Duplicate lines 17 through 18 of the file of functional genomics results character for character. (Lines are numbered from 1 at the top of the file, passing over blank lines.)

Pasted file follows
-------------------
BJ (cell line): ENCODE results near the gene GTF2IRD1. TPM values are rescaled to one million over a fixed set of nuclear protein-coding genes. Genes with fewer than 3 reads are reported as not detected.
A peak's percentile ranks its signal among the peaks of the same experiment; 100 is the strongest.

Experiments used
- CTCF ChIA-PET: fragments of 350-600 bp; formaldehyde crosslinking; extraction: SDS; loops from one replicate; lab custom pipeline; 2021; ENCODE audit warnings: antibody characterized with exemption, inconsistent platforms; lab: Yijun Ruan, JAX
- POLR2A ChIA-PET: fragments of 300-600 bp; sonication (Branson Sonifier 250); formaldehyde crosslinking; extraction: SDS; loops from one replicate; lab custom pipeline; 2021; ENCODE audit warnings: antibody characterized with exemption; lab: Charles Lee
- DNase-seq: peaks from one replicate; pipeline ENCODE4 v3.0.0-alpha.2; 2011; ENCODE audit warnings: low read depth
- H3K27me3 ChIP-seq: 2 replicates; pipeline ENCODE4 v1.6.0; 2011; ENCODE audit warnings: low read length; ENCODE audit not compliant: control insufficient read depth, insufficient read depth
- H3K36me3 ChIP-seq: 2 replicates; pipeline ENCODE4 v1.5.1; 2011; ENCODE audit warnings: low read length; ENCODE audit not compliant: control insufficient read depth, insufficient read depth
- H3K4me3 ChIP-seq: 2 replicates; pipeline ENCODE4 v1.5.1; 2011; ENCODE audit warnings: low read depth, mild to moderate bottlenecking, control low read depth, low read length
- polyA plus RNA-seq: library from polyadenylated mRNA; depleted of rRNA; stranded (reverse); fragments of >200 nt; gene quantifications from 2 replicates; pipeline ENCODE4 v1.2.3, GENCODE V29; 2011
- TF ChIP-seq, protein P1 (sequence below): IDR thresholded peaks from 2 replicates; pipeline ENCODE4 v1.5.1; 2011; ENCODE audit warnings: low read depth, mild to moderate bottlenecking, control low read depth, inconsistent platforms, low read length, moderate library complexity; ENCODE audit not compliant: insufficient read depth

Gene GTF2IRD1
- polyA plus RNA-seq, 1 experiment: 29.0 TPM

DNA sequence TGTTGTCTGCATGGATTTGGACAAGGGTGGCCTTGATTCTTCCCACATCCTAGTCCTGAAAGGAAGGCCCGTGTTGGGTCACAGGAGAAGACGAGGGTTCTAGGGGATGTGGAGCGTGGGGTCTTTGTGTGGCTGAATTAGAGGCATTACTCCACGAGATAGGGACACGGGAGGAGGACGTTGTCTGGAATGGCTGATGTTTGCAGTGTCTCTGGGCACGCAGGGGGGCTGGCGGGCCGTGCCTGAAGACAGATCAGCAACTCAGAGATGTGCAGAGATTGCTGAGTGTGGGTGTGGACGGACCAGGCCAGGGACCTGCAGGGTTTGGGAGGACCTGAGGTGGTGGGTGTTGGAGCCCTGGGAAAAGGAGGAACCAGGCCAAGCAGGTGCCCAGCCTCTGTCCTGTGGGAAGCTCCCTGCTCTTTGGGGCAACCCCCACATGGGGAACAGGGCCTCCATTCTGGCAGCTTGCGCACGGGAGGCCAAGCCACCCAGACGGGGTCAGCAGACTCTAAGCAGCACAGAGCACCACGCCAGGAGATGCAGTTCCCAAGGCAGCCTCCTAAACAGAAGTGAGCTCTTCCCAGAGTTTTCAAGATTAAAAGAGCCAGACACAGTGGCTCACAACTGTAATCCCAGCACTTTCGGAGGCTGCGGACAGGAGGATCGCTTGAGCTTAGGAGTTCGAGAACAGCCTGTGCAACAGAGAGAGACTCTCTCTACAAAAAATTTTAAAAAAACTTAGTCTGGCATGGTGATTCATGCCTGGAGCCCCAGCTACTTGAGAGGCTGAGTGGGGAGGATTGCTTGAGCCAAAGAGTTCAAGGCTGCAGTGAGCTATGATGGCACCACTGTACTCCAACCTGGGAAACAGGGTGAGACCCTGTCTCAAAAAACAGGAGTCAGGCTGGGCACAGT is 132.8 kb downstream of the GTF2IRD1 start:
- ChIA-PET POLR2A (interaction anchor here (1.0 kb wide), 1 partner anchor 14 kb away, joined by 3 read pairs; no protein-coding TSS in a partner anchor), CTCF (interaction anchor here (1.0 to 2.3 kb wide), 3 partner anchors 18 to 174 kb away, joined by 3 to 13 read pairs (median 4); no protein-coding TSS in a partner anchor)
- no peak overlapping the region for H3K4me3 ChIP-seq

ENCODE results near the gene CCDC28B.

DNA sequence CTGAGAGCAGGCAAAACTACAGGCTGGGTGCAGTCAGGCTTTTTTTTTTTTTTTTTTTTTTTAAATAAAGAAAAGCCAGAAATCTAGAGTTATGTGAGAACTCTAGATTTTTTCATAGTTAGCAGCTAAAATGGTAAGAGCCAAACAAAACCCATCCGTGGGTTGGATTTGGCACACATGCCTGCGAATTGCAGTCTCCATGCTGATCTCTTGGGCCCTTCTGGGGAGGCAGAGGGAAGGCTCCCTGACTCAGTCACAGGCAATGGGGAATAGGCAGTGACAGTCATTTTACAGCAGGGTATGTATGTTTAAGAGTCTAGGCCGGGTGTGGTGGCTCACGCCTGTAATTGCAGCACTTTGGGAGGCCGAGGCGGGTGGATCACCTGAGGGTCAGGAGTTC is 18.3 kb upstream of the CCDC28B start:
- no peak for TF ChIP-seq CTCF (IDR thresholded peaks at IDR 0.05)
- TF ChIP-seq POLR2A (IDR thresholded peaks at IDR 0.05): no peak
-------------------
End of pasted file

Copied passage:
ENCODE results near the gene CCDC28B.

DNA sequence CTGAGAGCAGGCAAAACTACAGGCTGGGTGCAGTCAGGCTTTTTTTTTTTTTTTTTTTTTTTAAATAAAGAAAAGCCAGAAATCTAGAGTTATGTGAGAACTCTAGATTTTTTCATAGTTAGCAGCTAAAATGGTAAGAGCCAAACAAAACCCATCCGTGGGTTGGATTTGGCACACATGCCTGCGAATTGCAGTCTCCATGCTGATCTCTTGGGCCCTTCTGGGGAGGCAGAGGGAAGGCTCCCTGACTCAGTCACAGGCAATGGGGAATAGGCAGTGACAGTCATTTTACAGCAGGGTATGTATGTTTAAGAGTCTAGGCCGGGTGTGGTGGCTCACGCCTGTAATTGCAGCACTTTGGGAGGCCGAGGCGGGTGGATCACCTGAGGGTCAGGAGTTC is 18.3 kb upstream of the CCDC28B start: